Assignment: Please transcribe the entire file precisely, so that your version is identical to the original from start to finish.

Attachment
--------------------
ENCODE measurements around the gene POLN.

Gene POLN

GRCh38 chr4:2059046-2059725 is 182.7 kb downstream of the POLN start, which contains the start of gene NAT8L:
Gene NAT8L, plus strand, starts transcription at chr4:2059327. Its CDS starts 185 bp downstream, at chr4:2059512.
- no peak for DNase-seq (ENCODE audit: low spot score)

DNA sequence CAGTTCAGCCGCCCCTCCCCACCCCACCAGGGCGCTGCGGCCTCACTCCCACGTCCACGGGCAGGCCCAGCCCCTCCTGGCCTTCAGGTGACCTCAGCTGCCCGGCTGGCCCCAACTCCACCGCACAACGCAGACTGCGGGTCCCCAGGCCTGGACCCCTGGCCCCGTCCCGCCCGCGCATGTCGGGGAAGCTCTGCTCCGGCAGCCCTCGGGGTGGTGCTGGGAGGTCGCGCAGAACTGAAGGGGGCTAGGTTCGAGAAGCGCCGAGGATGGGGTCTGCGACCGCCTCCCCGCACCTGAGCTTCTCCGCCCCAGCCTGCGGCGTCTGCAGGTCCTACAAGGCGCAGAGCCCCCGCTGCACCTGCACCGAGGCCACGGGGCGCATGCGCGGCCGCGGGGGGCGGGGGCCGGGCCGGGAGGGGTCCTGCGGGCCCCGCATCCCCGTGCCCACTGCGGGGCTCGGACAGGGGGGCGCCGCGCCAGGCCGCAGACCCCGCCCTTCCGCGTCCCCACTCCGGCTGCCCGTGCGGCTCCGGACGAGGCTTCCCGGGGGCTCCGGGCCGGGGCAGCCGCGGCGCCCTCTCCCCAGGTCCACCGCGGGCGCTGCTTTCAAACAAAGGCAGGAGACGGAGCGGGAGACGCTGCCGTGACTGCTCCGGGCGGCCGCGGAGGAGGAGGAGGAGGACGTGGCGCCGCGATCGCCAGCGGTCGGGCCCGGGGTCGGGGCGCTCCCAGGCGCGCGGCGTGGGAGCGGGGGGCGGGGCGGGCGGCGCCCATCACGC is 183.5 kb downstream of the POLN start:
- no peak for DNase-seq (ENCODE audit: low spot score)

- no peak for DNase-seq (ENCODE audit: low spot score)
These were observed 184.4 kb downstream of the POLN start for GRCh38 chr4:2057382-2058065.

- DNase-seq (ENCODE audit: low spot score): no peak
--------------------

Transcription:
ENCODE measurements around the gene POLN.

Gene POLN

GRCh38 chr4:2059046-2059725 is 182.7 kb downstream of the POLN start, which contains the start of gene NAT8L:
Gene NAT8L, plus strand, starts transcription at chr4:2059327. Its CDS starts 185 bp downstream, at chr4:2059512.
- no peak for DNase-seq (ENCODE audit: low spot score)

DNA sequence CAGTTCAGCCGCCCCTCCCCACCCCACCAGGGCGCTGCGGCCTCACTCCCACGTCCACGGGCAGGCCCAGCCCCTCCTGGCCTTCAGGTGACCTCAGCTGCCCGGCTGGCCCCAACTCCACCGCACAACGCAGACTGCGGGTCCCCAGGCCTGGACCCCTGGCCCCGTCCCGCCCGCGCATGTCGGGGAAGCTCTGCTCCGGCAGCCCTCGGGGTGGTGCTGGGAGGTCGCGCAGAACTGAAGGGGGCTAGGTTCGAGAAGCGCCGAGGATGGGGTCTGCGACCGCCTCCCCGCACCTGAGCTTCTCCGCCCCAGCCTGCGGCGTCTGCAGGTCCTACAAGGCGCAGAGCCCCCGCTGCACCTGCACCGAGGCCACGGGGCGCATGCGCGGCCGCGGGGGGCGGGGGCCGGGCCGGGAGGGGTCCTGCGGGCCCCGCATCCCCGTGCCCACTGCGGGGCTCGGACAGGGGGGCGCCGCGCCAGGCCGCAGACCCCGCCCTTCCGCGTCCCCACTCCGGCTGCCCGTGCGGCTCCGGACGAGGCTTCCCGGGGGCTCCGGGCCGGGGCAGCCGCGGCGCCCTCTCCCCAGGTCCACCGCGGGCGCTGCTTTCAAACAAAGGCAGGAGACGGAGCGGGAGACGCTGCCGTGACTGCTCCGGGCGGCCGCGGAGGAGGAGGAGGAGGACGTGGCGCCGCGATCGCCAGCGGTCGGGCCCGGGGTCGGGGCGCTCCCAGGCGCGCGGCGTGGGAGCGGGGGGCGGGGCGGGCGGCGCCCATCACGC is 183.5 kb downstream of the POLN start:
- no peak for DNase-seq (ENCODE audit: low spot score)

- no peak for DNase-seq (ENCODE audit: low spot score)
These were observed 184.4 kb downstream of the POLN start for GRCh38 chr4:2057382-2058065.

- DNase-seq (ENCODE audit: low spot score): no peak